Insufficient outreach, inaccurate projections and a shoddy business plan have all plagued the California High-Speed Rail Authority's latest environmental analysis of the $43 billion rail line, Palo Alto officials are alleging in a letter to the rail authority.
The City Council this week approved a letter to the rail authority outlining more than 100 concerns about the controversial high-speed rail line. The letter, which the council unanimously approved Monday night, argues that the rail authority's recently re-released Environmental Impact Report for the controversial rail line includes flawed and "grossly overestimated" ridership figures, inadequate discussion of right-of-way issues, and incomplete analysis of the rail line's impacts on Palo Alto businesses, historic landmarks and air quality.
The letter also describes the document's analysis of the various route alternatives as "inadequate, inaccurate, incomplete and biased."
Some of the city's comments pertain specifically to Palo Alto, including the rail's impact on El Palo Alto, the city's iconic redwood. Other comments take on broader subjects such as noise impacts, greenhouse-gas emissions and the ridership model used by the rail authority in its reports.
The Environmental Impact Report was initially released and certified by the rail authority in 2008, at which time few in Palo Alto knew or cared about the project. But the rail authority decertified and modified parts of the report because of a lawsuit filed by Menlo Park, Atherton and a coalition of transportation and environmental groups.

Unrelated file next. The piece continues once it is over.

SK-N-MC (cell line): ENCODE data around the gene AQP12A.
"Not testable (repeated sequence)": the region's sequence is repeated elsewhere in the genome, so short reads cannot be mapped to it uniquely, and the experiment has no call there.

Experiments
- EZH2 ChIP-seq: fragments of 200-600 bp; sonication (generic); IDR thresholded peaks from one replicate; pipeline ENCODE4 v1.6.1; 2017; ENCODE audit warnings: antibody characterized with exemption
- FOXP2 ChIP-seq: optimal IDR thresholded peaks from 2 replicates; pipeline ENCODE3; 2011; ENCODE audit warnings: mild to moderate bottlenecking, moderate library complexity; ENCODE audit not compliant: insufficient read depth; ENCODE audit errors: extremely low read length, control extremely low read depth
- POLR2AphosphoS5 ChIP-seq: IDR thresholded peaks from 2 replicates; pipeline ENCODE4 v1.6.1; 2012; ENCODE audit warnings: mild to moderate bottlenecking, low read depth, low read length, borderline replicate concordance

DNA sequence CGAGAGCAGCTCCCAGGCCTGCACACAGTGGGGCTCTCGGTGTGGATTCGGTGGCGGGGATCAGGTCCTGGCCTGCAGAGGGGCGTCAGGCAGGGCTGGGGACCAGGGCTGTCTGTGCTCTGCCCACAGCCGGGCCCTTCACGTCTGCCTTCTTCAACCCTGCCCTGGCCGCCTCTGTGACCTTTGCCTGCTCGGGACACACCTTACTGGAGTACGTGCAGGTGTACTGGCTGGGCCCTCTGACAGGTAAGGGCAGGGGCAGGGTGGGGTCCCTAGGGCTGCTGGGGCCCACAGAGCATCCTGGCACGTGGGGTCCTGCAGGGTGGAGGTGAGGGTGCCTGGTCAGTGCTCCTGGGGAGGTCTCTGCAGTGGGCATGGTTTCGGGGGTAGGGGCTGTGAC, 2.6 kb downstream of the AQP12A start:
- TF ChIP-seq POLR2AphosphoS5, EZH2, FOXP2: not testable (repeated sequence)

Developer Jim Baer injured in bike accident
Palo Alto real estate developer, property manager and environmental activist Jim Baer is recovering from injuries sustained in a bike accident on April 3 on a Leukemia & Lymphoma Society Team-in-Training ride in the East Bay.
Baer, who was wearing a helmet, had fallen behind other riders and was found unconscious on the road by a passing motorist. After being treated for head trauma at Eden Medical Center in Castro Valley, he is now in a rehabilitation hospital in San Jose.
According to friends, Baer is alert and talking, but suffered memory loss and has some cognitive and speech impairment that will require extensive therapy. Such symptoms are typical after head trauma, doctors say, and he is expected to make a full recovery over time.
Baer's company, Premier Properties, manages many commercial properties, especially in downtown Palo Alto. He has been a frequent consultant and advisor to local development projects, including the recently completed new offices of the Palo Alto Weekly on Cambridge Ave., which is expected to soon become the first LEED gold-certified newly constructed green building in the city.
He founded Wave One, a nonprofit project dedicated to helping small and medium-sized businesses reduce their energy consumption and become more environmental in their business practices. He recently spearheaded a renovation of Rep. Anna Eshoo's district office to make it the first "green" congressional office.
Decision expected on sit-lie ordinance
Palo Alto panhandler Victor Frost's case challenging the city's sit-lie ordinance went to a jury for decision on Thursday afternoon, just after the Weekly went to press.
Frost received 11 citations for violating the city's sit-lie ordinance for his insistence about sitting on his milk crate in front of Whole Foods Market. Six of the tickets are still against him and the others have been dropped.
Frost's challenge could mean the city's ordinance will be thrown out because, as his attorney maintains, it is discriminatory and unevenly enforced against the homeless and not against businesses that encroach on the sidewalk with outdoor tables and chairs.
Visit www.paloaltoonline.com for the court's decision.